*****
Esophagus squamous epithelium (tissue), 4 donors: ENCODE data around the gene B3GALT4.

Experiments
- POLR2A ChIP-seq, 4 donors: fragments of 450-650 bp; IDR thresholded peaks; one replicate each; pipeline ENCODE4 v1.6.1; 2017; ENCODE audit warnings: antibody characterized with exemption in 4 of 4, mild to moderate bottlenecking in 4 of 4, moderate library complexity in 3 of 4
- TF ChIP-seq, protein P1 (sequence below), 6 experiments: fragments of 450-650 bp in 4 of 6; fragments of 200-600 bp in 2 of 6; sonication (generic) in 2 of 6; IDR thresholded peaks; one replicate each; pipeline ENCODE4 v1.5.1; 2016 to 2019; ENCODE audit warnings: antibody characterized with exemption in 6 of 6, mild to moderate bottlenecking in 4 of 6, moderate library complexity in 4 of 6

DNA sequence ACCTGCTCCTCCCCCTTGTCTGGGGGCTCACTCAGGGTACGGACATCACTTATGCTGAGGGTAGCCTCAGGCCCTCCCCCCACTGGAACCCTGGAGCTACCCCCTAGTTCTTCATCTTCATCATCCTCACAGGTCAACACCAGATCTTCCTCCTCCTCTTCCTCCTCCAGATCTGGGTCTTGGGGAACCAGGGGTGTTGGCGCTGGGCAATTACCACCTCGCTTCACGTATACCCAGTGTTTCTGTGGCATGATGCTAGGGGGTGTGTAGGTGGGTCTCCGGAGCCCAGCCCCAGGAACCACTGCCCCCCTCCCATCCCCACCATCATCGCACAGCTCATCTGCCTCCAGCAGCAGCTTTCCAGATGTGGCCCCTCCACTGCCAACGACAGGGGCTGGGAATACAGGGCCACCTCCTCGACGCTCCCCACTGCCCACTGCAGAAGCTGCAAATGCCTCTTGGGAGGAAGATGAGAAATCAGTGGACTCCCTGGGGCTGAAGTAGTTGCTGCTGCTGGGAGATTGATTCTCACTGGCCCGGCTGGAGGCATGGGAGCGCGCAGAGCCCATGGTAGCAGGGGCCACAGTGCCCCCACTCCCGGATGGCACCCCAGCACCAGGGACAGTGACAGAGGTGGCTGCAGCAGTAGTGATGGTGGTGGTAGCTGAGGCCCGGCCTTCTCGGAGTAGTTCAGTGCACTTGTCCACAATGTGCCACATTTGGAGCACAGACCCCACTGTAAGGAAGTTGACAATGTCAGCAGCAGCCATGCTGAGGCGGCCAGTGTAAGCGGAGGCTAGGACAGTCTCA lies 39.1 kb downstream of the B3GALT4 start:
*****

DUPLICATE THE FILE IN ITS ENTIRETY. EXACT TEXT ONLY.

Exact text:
Esophagus squamous epithelium (tissue), 4 donors: ENCODE data around the gene B3GALT4.

Experiments
- POLR2A ChIP-seq, 4 donors: fragments of 450-650 bp; IDR thresholded peaks; one replicate each; pipeline ENCODE4 v1.6.1; 2017; ENCODE audit warnings: antibody characterized with exemption in 4 of 4, mild to moderate bottlenecking in 4 of 4, moderate library complexity in 3 of 4
- TF ChIP-seq, protein P1 (sequence below), 6 experiments: fragments of 450-650 bp in 4 of 6; fragments of 200-600 bp in 2 of 6; sonication (generic) in 2 of 6; IDR thresholded peaks; one replicate each; pipeline ENCODE4 v1.5.1; 2016 to 2019; ENCODE audit warnings: antibody characterized with exemption in 6 of 6, mild to moderate bottlenecking in 4 of 6, moderate library complexity in 4 of 6

DNA sequence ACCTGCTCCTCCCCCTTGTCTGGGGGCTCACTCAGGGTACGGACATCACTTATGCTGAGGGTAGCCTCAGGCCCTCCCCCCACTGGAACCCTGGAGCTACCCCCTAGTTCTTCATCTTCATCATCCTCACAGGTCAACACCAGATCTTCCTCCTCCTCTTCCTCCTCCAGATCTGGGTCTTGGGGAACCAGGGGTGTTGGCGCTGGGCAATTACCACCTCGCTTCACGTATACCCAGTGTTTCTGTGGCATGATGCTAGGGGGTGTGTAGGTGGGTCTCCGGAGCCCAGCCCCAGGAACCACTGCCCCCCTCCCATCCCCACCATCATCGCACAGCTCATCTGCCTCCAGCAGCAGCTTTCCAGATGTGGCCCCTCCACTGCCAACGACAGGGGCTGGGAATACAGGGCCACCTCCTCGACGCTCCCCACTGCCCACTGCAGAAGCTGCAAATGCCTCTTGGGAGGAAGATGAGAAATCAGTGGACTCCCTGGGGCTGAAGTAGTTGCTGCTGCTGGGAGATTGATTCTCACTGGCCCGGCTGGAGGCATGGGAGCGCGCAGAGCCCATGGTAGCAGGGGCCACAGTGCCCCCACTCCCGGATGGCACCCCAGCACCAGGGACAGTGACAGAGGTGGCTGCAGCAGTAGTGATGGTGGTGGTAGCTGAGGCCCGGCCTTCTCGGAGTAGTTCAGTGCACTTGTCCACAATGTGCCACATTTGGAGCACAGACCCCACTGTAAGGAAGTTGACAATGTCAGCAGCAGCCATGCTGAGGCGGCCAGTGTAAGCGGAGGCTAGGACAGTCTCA lies 39.1 kb downstream of the B3GALT4 start: